The latest development in the legal fight over a political attack website may give the public a better view into the workings of rival campaigns in Maine’s 2010 gubernatorial election.

A federal judge has ruled that some confidential documents surrounding the Cutler Files website will be made public within a couple of weeks. Many of the emails and documents in the case so far have been under seal at the request of two key players.

At the heart of the case is the conflict between the right to anonymous political speech and the public’s right to know who is putting out information during an election campaign.

The case concerns two 2010 gubernatorial candidates, independent Eliot Cutler and Democrat Rosa Scarcelli, and well-known political operative Dennis Bailey, who’s being assisted by the ACLU of Maine Foundation.

MaineToday Media, which owns The Portland Press Herald, is seeking to make the documents public and has asked to be a party in the case.

The Cutler Files website was active last year from about Aug. 30 through the election on Nov. 2. After weeks of denying any connection, Bailey admitted in December 2010 to being a co-creator of the anonymous website targeting Cutler.


Bailey had been a political adviser to Scarcelli, who lost in her bid for the Democratic nomination. Scarcelli’s husband, Thomas Rhoads, admitted in January — months after media reports of his involvement — to providing research for the Cutler Files.

The Maine Commission on Governmental Ethics and Election Practices investigated the Cutler Files after Cutler filed a complaint. The commission fined Bailey $200 for failing to disclose that he authored material to influence voting.

The case now making its way through U.S. District Court is Bailey’s appeal of the fine. He is arguing that the state violated his right to anonymous speech under the First Amendment.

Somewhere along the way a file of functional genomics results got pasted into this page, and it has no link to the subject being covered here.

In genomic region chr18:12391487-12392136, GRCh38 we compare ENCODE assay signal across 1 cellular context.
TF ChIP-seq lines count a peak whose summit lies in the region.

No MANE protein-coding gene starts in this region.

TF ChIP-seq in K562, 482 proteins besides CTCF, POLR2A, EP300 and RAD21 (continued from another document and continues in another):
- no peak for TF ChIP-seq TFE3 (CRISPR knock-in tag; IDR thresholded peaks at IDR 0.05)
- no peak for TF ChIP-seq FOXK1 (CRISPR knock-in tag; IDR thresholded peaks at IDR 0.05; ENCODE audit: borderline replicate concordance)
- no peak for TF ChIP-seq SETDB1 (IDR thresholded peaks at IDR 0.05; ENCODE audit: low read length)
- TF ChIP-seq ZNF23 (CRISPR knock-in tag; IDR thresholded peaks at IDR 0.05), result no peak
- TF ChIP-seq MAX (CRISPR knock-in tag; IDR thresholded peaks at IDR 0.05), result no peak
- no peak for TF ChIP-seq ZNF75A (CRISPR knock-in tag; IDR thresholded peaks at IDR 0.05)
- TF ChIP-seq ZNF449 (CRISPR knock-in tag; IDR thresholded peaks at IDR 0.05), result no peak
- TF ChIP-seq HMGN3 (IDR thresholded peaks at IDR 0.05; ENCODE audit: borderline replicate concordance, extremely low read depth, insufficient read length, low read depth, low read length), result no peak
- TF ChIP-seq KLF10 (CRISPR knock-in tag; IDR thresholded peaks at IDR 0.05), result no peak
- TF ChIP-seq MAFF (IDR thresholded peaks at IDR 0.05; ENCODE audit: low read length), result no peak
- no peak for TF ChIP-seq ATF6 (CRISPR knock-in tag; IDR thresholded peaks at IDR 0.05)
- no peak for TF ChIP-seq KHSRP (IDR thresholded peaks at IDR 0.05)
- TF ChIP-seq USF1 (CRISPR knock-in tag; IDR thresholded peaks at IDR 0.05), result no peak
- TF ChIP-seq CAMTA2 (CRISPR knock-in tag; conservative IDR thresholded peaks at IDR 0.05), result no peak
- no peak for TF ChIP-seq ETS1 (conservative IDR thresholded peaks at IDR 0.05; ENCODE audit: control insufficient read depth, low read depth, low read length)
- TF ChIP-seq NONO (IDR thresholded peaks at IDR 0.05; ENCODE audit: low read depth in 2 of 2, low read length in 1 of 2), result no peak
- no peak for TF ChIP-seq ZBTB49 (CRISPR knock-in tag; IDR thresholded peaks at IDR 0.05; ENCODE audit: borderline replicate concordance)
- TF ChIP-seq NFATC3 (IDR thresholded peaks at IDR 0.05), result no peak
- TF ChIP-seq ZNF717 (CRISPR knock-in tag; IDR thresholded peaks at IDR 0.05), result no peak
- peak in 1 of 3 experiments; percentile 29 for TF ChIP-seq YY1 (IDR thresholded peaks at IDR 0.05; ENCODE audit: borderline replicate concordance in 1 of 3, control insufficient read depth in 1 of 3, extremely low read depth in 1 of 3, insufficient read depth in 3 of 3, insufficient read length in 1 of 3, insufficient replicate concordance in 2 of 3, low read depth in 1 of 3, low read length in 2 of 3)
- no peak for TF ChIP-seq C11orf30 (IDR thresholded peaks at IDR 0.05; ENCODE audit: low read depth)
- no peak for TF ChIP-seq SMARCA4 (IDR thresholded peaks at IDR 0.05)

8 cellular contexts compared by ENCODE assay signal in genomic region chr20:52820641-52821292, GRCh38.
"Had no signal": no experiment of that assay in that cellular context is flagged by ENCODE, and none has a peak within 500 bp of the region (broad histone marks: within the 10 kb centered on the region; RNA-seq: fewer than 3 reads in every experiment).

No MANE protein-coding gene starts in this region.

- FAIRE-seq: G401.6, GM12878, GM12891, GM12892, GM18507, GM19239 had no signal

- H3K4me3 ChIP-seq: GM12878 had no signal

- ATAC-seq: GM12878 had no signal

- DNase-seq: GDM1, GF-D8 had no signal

This week, Magistrate Judge Margaret Kravchuk ruled that some documents from the discovery process that have been kept confidential at the request of Bailey and Rhoads will become public. The orders issued Monday give the parties two weeks to object.

Although the documents’ contents are still sealed, Kravchuk’s orders provide hints about their subject matter.

A document dated Nov. 30, 2009, about Scarcelli’s anticipated visit to the Democratic Governors Association, challenges the contention by Bailey and Rhoads that the research and writing for the Cutler Files was unrelated to Scarcelli’s campaign, the judge wrote.


After reviewing the document privately, Kravchuk ordered Rhoads, a subpoenaed witness, to provide the document for the case.

Melissa Hewey, a lawyer for Cutler, said that document is the most important for her client because the other parties have not had access to it.

Rhoads’ lawyer, Jamie Wagner, said they will comply with the order. “It’s important to note that my client was taking the principled position regarding internal campaign communications. There was nothing about the document that caused him any concern,” Wagner said.

Certain parts of dozens of email messages also would become public.

One group of emails shows how Rhoads tried to limit the “political downside” of his involvement with the Cutler Files, according to Kravchuk’s description. The emails include correspondence about the ethics commission investigation and how Scarcelli should craft her press statement about it, Kravchuk wrote.

The topics of other emails included research on Cutler and public comment on the Cutler Files. There also were emails about conflict within the Maine Democratic Party, the candidacy of Democrat Pat McGowan, and the Press Herald’s treatment of Libby Mitchell, who won the Democratic nomination.


Material that has no legitimate purpose in the lawsuit and would only embarrass people unconnected to the litigation will remain confidential, Kravchuk wrote.

Zachary Heiden, legal director of the ACLU of Maine Foundation, said Bailey’s lawyers do not plan to object to Kravchuk’s order.

“It seemed like a very carefully worded decision, carefully reasoned,” he said.

It isn’t yet clear how other documents, filed as the case progressed, will be treated, said Sigmund Schutz, a lawyer for MaineToday Media.

“We agree that there is a lesser interest in public access to documents exchanged in discovery than there is in documents that are used in deciding the merits of the case,” he said. “The concern I would have, going forward, is whether there is going to be secrecy in connection with evidence the judge considers in deciding the merits of a significant case.”

Staff Writer Ann S. Kim can be contacted at 791-6383 or at:


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